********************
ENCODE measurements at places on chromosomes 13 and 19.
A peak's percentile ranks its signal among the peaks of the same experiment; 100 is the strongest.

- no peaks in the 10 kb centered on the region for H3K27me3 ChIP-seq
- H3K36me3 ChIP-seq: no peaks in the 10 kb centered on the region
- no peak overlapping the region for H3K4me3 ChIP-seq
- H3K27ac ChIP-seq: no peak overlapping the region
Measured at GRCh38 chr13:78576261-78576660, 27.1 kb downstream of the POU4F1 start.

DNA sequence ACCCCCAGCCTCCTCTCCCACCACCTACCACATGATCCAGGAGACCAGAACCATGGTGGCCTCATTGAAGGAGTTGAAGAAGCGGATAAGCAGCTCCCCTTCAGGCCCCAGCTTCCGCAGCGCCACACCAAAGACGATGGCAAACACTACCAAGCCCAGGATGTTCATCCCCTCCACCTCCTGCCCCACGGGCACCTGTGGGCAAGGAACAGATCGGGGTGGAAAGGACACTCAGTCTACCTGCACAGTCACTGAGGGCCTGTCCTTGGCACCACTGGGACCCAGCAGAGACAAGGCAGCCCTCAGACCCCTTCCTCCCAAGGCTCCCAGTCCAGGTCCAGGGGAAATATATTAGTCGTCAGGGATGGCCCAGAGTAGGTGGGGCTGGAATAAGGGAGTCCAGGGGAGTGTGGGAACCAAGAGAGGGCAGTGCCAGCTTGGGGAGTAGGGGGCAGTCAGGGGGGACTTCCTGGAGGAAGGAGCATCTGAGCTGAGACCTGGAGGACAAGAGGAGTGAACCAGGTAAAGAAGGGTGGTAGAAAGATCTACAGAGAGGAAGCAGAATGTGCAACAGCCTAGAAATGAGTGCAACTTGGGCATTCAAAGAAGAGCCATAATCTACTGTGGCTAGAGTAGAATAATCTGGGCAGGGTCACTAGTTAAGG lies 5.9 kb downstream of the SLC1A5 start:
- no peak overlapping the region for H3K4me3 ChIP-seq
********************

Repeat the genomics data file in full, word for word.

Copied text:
ENCODE measurements at places on chromosomes 13 and 19.
A peak's percentile ranks its signal among the peaks of the same experiment; 100 is the strongest.

- no peaks in the 10 kb centered on the region for H3K27me3 ChIP-seq
- H3K36me3 ChIP-seq: no peaks in the 10 kb centered on the region
- no peak overlapping the region for H3K4me3 ChIP-seq
- H3K27ac ChIP-seq: no peak overlapping the region
Measured at GRCh38 chr13:78576261-78576660, 27.1 kb downstream of the POU4F1 start.

DNA sequence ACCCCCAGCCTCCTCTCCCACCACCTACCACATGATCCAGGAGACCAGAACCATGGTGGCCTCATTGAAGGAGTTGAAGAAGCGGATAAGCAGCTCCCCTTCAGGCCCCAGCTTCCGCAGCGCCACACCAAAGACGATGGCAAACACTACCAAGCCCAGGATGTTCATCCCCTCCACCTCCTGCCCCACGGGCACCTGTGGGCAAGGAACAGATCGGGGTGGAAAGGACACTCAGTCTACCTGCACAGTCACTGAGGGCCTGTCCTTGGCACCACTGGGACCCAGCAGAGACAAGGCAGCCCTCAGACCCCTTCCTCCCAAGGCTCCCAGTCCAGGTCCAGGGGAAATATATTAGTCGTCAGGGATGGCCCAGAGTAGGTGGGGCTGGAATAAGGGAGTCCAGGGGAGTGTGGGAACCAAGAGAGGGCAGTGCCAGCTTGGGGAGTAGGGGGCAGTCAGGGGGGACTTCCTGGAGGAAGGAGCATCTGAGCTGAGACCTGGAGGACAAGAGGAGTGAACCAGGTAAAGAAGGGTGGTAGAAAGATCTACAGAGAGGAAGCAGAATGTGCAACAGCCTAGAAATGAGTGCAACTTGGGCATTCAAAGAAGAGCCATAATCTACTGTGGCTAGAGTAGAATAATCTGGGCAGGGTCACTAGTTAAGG lies 5.9 kb downstream of the SLC1A5 start:
- no peak overlapping the region for H3K4me3 ChIP-seq